Regarding India’s decision to allow FDI from Pakistan, Malik (2012) believes that Pakistani investors have done well in other regional countries such as Bangladesh and Sri Lanka. It will be an opportunity to reap benefits of proximity if both countries liberalize their investment regime. He, however, is of the view that bilateral investment flows will be in favour of India given its larger market size and sectoral diversification. Ahmed (2012) considers it a long-awaited decision from India as Pakistan had allowed this since its first investment policy. He also identifies four key steps for future that can strengthen the investment cooperation between the two countries.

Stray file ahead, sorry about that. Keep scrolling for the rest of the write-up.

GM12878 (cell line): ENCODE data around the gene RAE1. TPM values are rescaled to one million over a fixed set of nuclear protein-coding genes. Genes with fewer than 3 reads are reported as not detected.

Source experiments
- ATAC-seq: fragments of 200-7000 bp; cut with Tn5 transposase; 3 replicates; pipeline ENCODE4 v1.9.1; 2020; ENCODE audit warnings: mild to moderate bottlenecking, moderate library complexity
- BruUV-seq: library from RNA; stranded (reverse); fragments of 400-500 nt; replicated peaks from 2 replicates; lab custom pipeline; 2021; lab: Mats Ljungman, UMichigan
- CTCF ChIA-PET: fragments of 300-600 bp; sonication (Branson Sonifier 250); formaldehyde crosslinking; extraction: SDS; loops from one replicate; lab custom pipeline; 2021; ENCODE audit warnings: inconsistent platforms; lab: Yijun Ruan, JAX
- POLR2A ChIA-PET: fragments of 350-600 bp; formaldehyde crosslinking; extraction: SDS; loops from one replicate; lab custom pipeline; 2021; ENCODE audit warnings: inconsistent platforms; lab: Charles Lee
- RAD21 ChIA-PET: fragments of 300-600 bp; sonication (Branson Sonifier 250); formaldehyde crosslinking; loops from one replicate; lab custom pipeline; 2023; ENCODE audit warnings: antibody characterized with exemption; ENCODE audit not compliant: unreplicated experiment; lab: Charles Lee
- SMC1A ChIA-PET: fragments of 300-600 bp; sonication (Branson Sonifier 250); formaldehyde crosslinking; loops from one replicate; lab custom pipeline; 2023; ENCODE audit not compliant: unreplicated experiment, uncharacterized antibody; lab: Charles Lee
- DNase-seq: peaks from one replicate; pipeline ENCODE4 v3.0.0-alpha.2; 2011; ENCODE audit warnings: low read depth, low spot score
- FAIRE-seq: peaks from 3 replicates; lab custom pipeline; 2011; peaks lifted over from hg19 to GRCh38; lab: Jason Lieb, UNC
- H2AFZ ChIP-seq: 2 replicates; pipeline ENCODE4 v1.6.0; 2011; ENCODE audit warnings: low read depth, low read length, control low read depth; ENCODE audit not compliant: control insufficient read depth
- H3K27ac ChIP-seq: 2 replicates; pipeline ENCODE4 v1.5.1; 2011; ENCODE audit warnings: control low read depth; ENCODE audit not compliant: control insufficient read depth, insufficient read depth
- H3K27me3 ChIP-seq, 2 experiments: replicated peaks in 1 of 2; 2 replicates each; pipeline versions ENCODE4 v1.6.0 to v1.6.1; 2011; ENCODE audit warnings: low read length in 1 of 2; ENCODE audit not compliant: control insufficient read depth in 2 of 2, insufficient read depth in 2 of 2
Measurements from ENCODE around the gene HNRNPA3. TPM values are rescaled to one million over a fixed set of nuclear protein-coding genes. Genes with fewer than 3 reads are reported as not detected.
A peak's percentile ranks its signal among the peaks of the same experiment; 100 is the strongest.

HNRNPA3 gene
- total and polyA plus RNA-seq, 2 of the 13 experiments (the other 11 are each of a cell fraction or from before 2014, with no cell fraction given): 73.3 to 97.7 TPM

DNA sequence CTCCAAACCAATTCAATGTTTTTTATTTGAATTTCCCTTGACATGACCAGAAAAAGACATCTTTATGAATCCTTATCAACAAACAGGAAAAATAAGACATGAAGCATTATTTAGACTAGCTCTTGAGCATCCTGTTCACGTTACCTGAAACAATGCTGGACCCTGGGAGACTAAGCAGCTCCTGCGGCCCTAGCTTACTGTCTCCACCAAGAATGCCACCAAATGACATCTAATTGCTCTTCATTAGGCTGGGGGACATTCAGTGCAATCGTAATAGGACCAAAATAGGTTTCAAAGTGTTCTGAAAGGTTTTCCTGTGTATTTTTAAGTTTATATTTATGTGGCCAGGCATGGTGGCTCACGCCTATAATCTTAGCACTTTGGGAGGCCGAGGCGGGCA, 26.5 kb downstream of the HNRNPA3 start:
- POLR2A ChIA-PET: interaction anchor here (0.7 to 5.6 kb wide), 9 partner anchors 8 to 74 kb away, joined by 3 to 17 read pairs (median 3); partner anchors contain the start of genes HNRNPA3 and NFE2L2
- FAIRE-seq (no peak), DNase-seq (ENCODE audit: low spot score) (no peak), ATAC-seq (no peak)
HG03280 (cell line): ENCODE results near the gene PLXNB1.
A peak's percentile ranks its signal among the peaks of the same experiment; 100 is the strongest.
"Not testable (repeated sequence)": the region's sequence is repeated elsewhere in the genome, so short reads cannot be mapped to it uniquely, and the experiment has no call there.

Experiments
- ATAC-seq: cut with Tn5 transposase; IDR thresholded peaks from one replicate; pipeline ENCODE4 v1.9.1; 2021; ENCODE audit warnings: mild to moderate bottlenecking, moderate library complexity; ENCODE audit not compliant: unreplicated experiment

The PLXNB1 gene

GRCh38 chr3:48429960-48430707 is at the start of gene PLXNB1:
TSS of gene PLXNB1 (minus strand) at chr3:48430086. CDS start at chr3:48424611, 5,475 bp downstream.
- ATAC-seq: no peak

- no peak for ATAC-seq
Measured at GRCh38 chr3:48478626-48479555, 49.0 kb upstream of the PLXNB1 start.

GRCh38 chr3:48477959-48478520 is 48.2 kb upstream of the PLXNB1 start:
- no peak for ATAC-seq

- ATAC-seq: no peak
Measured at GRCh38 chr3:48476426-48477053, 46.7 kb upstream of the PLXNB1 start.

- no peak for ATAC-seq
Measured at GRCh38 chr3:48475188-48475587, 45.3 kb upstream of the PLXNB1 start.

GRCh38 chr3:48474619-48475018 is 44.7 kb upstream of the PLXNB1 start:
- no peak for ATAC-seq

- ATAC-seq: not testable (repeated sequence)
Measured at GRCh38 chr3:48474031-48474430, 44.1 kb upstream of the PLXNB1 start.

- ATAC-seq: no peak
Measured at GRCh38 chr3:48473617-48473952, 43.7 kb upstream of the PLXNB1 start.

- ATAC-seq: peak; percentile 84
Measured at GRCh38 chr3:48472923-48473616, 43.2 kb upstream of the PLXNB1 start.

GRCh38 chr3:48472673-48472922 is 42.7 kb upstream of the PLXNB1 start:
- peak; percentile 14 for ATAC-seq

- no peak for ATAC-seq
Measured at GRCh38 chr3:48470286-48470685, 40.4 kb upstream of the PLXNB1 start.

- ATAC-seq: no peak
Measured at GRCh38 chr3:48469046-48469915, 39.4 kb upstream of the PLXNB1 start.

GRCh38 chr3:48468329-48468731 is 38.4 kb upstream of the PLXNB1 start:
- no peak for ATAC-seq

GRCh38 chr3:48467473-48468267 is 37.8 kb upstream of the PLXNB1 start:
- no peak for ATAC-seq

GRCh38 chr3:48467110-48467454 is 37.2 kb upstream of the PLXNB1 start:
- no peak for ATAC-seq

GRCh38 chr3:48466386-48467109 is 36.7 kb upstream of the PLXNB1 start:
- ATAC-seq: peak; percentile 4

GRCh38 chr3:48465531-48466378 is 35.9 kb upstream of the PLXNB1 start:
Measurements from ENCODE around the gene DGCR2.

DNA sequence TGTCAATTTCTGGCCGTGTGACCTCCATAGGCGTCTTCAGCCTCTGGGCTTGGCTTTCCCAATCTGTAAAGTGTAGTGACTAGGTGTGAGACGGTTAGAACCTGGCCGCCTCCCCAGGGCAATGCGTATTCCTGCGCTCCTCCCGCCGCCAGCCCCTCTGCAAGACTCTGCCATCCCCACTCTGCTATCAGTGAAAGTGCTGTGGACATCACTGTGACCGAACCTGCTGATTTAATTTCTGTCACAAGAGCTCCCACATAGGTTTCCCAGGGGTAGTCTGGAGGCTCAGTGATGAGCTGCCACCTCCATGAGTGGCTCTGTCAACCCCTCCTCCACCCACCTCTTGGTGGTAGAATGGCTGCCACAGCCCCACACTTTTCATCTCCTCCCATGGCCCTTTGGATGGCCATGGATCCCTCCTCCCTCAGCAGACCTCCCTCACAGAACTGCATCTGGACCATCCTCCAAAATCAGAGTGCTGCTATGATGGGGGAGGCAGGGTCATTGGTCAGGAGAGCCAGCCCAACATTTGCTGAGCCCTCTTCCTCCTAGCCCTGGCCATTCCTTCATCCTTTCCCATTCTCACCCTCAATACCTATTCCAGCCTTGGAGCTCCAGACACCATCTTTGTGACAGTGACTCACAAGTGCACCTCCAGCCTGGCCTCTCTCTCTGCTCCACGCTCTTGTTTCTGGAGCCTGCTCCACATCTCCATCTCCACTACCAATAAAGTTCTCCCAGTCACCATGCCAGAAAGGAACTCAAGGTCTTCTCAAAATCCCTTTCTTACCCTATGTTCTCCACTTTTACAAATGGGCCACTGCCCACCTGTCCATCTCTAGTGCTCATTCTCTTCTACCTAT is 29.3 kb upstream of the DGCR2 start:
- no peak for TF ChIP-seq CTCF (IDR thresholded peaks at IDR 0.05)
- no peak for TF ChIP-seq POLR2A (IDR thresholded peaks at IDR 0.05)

First, the cooperation for liberalizing visa regime at the level of Home/Interior Ministries of both countries should include: a) non reporting multiple visas for business community, b) extending jurisdiction of visas to multiple cities, and c) allowing longer duration visas (for enabling physical presence of an investor certain). Second, mutual recognition of product standards will be important if both countries intend to bring their raw material and related inputs for production processes across the border. Third, both countries need to make a gradual progress towards a bilateral investment treaty so that foreign investment is treated at par with foreign investors and finally in the short-term there may be a need to think about a sovereign guarantees framework whereby investors from both countries know that any political upheaval will not impact the security of their assets and profits.